Heathrow's in-house writer revels in romance of flight
Sunday 07 August 2011
It's the peak of the holidays and London Heathrow is full of passengers enduring what is likely to be the most trying part of their trip. But Tony Parsons, the airport's new writer-in-residence, is loving it.
"A man who is tired of airports is tired of life. It's a gateway to adventure," gushed the best-selling British novelist, as tired-looking families pushed trollies laden with bags past him in the sleek and modern Terminal 5.
For the next week, Parsons has unrestricted access to the world's busiest international airport, from the "church-like" air control tower to the often frantic departure and arrivals halls, which handle 65 million passengers a year.
"I think some of the shine has gone off air travel in recent years, especially since 9/11. We think of airports as a place where we take off our shoes and our belts and we get delayed," he told AFP.
But he insisted: "You don't have to look very far before you find massive human drama, the real work of changing lives and love, families brought together and moving and changing. And as a storyteller, that appeals to me enormously."
Parsons, author of the bestselling novel "Man and Boy", is the second in-house writer employed by Heathrow, after philosopher and author Alain de Botton spent a week at the airport in 2009.
De Botton wrote a well-received book of non-fiction, but this year, Parsons is intending to write a book of short stories entitled "Departures", 5,000 copies of which will be distributed free to passengers at Heathrow in October.
The stories will be based on the lives of the passengers and the 76,000 staff, from cleaners to security staff, who keep the sprawling airport running 24 hours a day.
Parsons has a lifelong passion for air travel and he regularly passes through Heathrow as he heads overseas with his Japanese wife, Yuriko, and his daughter.
Although the 57-year-old expected the pilots to be the highlight of his stay, he admits it is the air traffic controllers who fascinate him.
"You're up in the air traffic control tower and looking at weather systems over the Atlantic and planes coming in from Jakarta, and Singapore and San Francisco, you do feel connected to the rest of the planet," he said.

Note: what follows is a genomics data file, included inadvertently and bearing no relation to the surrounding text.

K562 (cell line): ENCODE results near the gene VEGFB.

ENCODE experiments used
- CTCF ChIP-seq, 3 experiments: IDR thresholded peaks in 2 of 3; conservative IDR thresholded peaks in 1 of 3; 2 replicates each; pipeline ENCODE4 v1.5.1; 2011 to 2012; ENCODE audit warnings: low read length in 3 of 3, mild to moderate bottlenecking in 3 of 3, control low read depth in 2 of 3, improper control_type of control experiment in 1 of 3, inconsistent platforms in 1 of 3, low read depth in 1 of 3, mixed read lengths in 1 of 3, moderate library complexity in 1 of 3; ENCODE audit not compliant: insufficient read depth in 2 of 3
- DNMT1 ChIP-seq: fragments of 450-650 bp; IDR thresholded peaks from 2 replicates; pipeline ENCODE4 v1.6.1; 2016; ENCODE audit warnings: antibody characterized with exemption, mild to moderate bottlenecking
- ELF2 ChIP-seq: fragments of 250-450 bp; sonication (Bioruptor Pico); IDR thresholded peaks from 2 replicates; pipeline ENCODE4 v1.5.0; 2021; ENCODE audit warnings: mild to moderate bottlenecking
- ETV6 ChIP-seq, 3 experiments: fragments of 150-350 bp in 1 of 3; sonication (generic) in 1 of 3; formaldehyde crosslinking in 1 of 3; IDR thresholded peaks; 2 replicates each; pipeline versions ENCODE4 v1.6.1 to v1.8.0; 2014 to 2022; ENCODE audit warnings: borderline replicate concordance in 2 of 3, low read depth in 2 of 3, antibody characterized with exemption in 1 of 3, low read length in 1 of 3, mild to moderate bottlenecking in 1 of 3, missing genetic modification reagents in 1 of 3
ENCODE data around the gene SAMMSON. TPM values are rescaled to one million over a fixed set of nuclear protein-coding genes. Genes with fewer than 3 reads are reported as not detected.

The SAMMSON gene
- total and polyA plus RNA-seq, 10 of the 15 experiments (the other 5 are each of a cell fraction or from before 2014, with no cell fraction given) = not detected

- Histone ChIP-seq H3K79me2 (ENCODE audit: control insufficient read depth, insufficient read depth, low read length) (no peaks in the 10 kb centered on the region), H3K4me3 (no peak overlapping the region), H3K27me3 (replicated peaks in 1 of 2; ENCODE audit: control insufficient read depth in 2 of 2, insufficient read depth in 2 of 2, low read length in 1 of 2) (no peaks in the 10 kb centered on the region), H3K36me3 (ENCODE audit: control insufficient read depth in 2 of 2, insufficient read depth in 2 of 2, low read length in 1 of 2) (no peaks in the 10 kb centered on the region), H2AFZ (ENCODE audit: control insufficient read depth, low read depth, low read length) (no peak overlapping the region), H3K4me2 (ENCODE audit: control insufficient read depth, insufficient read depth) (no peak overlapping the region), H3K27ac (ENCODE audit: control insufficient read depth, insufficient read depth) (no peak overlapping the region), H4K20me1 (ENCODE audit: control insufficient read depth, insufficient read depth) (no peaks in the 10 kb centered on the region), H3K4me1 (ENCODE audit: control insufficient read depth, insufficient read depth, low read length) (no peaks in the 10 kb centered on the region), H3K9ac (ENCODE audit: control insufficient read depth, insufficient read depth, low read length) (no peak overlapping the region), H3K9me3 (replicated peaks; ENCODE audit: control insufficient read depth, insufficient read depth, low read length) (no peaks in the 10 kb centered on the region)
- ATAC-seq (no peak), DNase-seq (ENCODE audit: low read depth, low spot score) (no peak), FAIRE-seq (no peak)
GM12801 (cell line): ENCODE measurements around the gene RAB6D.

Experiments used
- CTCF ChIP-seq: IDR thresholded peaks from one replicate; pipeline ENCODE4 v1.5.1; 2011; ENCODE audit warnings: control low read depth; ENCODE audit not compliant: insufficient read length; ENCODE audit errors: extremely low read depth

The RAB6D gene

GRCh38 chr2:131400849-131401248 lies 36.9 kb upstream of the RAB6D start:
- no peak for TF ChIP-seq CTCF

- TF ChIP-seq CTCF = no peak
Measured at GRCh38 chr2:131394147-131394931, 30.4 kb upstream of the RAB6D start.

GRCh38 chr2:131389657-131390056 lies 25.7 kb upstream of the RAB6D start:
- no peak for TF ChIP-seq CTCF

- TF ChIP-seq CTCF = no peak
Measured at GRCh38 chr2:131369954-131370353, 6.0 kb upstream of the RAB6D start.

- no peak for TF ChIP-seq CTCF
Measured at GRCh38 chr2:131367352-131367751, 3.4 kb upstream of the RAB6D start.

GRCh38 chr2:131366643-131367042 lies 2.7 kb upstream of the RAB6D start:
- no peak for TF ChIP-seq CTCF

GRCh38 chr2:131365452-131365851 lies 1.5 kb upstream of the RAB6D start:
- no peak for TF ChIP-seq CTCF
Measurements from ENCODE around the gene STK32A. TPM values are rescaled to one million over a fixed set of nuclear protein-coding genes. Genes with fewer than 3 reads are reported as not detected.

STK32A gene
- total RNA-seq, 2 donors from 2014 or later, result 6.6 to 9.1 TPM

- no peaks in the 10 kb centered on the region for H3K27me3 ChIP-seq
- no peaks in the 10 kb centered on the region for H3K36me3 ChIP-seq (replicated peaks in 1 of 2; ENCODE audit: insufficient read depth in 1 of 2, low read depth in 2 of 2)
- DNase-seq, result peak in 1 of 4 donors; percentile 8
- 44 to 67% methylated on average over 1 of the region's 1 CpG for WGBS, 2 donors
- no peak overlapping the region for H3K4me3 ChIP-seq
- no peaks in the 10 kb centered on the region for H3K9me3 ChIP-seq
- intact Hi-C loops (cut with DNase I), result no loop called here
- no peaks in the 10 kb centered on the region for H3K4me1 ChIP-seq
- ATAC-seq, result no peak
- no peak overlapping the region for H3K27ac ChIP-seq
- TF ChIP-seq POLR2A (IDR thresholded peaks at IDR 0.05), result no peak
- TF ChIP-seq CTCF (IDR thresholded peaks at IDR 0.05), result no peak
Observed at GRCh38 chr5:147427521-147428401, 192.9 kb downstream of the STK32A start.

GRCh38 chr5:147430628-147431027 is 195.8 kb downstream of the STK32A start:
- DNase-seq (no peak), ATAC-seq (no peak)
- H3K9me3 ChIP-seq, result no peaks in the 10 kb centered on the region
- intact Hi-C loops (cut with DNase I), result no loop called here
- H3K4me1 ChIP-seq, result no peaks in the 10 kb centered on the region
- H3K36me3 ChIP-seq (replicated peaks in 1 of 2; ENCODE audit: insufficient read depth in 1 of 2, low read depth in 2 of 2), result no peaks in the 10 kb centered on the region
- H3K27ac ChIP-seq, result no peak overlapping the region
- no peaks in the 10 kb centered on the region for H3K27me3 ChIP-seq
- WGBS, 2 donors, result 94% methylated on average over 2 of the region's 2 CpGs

"You do feel as though you're plugged into something epic and majestic."
The controllers manage Heathrow's two runways, one for departures and one for arrivals, although Parsons has discovered that these switch at 3:00 pm every afternoon because of the changing wind. "It keeps it interesting," he mused.
He was surprised to find the controllers were all young technology geeks staring at screens.
"You think it's going to be like BBC presenters in the 1950s. And they're kids in khaki shorts with martial arts tattoos. It really does look like 'The Social Network'," he said, referring to the film about the founding of Facebook.
They are not talkative, but Parsons is already weaving stories about them, imagining a romance featuring the "air traffic control tower of love, where the guy loves the way she brings in Charlie Delta and lands it in bad weather".
"But I don't know if I'm going to get enough material. It's quite silent and church-like up there," he said.
Parsons praises all the staff at the airport and says it is "remarkable how well it's run" - although he admits this was not always the case, a reminder of the technical problems that marred the opening of Terminal 5 in 2008.
Heathrow also came under fire in December after heavy snow left thousands of passengers stranded just before the busy Christmas period.
Cat Jordan, a spokeswoman for the airport, admitted that granting their first writer unrestricted access two years ago had been a "bit of a risk", but it was such a success that they were happy to repeat the experience.
"Heathrow is just a bunch of buildings, it didn't have a personality and we wanted to build a personality around it. There are so many people and so many stories, and we could never bring that all to life," she said.
Back in Terminal 5, Parsons is excitedly explaining how three different types of gull land on Heathrow's runways, and staff need to identify them so they can scare them off by playing a tape of a similar gull in distress.
On hearing the sound, the gulls "immediately leave and go somewhere else, preferably Gatwick", Heathrow's rival airport, he jokes.
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